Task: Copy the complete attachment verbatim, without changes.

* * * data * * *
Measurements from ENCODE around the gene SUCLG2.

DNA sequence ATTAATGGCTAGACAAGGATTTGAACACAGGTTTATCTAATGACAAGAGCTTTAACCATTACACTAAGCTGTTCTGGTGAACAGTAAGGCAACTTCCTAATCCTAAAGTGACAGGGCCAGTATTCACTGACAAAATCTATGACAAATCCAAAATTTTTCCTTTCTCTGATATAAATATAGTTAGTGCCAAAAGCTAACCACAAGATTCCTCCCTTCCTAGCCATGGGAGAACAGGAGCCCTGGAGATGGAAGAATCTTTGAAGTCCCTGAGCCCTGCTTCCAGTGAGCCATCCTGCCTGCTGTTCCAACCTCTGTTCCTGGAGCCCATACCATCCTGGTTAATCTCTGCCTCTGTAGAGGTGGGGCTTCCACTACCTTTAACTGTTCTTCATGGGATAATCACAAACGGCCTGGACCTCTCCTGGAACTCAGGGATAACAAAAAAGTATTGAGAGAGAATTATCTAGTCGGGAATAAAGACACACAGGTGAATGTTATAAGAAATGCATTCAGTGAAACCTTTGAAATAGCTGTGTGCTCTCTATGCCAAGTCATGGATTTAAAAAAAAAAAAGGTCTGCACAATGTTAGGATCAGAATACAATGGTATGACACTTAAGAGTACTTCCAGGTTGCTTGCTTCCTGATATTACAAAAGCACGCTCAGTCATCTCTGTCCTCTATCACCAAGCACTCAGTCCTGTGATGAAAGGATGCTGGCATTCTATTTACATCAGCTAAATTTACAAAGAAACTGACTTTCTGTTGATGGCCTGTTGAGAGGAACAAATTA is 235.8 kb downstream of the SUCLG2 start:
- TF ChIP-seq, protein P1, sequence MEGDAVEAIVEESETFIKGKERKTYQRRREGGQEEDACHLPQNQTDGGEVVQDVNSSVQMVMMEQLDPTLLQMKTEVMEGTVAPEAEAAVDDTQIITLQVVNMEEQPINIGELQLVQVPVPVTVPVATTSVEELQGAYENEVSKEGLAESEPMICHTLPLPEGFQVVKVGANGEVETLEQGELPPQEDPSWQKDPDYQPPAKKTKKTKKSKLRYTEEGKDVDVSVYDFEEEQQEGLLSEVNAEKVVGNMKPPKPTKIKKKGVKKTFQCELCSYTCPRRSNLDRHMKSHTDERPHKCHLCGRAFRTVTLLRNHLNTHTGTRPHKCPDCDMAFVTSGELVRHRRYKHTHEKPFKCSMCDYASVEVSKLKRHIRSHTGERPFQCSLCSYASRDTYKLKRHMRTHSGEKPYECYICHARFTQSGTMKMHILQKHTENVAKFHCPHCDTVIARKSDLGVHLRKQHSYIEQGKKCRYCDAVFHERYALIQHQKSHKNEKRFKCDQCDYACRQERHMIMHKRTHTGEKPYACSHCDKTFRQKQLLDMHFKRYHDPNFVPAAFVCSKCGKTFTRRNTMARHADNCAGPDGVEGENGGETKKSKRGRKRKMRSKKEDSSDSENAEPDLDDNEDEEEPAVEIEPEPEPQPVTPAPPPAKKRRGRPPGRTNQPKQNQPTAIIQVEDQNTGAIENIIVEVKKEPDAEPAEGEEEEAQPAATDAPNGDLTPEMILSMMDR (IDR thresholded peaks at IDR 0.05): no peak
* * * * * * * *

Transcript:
Measurements from ENCODE around the gene SUCLG2.

DNA sequence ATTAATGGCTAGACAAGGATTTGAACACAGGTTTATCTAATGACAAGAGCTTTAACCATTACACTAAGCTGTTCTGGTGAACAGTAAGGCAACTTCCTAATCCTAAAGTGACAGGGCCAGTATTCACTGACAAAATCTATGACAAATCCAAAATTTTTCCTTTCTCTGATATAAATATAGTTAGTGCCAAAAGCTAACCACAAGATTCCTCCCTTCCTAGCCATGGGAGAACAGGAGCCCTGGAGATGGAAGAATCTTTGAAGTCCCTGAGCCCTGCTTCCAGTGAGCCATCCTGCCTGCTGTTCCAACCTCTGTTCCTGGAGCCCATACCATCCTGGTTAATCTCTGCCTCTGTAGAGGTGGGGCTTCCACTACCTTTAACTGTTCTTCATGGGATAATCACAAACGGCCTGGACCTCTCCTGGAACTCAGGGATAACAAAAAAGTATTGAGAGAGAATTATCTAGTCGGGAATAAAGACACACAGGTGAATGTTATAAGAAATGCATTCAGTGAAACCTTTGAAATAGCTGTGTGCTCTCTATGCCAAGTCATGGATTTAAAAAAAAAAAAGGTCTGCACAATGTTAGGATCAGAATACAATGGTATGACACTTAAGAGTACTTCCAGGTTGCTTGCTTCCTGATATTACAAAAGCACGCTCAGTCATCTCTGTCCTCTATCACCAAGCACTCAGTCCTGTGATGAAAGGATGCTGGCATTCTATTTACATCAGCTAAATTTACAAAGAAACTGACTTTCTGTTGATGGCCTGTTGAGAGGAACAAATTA is 235.8 kb downstream of the SUCLG2 start:
- TF ChIP-seq, protein P1, sequence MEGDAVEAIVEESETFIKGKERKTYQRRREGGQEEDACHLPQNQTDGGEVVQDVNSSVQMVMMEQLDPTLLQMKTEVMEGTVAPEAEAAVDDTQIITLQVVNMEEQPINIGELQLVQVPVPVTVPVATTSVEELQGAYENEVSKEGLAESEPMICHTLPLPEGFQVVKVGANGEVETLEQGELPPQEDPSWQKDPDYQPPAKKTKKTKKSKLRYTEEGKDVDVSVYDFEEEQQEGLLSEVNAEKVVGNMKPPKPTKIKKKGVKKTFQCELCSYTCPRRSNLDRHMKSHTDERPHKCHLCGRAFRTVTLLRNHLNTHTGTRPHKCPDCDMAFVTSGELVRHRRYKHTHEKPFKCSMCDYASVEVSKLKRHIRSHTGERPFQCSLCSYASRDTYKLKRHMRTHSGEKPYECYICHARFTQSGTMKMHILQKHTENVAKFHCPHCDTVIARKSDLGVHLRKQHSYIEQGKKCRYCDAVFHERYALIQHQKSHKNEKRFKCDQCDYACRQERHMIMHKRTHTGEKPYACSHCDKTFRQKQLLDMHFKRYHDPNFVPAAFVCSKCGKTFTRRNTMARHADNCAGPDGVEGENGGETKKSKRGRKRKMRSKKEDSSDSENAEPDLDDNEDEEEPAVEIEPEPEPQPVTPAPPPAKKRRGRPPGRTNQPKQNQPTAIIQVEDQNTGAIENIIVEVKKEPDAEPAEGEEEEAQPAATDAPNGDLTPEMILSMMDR (IDR thresholded peaks at IDR 0.05): no peak